SEALs display “Valor”

Joe Llorin, Features Editor

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It is not surprising when movie goers, both professional and amateur, criticize movies of today’s age because their lack of credible acting performances. When it comes to certain movie genres, specifically based on actual events, there aren’t many actors who can simply fill those positions. When actors do step up to the challenge of portraying such, these movies turn into nightmares for both audiences and those responsible for producing the film.

It was refreshing for many when “Act of Valor,” directed by Mike McCoy and Scott Waugh, advertised itself as “as real as it gets,” because the movie stars actual active duty United States Navy SEALs and Special Warfare Combatant Crewmen, whose names remained anonymous.

Unfortunately, when the film hit theatres nationally on Feb. 24, movie goers were once again invited into one nightmare of a movie- one filled with a surprisingly cliché storyline, less than bad camera angles, incredibly over-exaggerated action and a soundtrack that screams “America” louder than Thanksgiving football.

A terrorist attack by the main antagonist Christo (played by Alex Veadov) leads to the capture of CIA agent Morales (played by Roselyn Sanchez), which is when the SEALs make their theatrical debut. After making their way through the harsh landscape of a Spanish jungle, they showcase modern military tactics and technology, such as low-profile sniping, using remote control reconnaissance drones, and truly unique fighting techniques that only the SEALs would use.  This mission had not only the highest amount, but also the most intense “action” that the movie offers.

However, this scene also uses the “first person shooter” point of view- where the scene looks as if the audience is playing one big video game. Though this filming method has been used moderately over the years, fans find that it adds little to the intensity of the moment. People often compare first person shooter video games to real life warfare, and the use of this tactic only contradicts what the movie was advertising itself as.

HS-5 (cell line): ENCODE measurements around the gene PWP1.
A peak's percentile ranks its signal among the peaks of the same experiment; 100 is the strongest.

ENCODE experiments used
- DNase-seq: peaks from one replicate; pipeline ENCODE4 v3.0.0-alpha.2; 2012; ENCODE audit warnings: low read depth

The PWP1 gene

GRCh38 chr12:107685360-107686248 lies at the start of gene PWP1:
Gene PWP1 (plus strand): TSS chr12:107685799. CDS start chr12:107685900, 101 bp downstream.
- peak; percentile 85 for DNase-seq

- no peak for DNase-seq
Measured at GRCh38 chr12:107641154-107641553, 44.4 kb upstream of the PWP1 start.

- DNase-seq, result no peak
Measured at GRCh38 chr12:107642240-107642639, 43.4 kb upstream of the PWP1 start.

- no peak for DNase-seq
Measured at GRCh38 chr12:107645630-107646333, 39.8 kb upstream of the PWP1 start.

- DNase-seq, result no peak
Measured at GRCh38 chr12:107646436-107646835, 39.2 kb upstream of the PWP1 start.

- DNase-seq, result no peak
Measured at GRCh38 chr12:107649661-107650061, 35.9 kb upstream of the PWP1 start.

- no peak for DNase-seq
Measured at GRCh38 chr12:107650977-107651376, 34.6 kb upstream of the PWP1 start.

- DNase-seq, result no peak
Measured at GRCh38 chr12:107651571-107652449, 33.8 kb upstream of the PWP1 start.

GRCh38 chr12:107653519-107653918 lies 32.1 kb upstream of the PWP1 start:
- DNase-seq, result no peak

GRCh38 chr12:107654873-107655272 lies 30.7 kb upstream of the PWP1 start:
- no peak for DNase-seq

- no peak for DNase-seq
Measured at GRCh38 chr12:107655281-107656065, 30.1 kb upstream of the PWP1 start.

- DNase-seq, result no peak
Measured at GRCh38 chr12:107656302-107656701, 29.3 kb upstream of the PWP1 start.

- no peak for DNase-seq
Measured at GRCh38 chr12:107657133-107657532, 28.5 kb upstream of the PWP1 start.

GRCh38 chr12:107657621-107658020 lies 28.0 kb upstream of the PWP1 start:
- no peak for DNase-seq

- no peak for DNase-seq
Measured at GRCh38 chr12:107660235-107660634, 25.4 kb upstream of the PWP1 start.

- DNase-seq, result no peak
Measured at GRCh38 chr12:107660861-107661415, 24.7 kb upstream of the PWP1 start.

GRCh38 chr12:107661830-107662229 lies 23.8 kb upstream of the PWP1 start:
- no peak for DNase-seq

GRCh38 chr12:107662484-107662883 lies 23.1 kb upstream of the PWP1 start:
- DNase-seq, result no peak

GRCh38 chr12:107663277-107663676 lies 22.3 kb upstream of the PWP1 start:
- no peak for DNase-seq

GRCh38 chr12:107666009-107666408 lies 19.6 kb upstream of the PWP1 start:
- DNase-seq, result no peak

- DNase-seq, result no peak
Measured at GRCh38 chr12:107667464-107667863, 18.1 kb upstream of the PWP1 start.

One of the film’s most “intense” moments occurs when a grenade is thrown into a room in which the SEALs regrouped. Instead of doing the smart thing and literally kicking the grenade away from the group, one of the higher ranked SEALs jumps on the grenade, sacrificing his own life.

This death was dragged out too much- to the point where the camera didn’t leave the dead SEAL’s sight until he was laying in his own pool of blood. According to most war-based movies, when a soldier dies in combat, you (as a fellow soldier) aren’t supposed to just stop and mourn the death of a comrade- you press on.

The film’s climax occurs when one of the SEALs, near death after being shot numerous times, pulls out his sidearm and magically musters up the strength to kill the remaining three enemies, including Christo’s right hand man. To many of the gamers in the audience, this scene was very reminiscent of that of the final scene in the popular video game “Call of Duty 4: Modern Warfare.”

Although “Act of Valor” deserves praise for having a more than original cast and genuine combat, the movie is too dragged down by its lack of convincing acting performances, a rather weak storyline, and cheesy filming techniques that damaged the credibility that it could have had.

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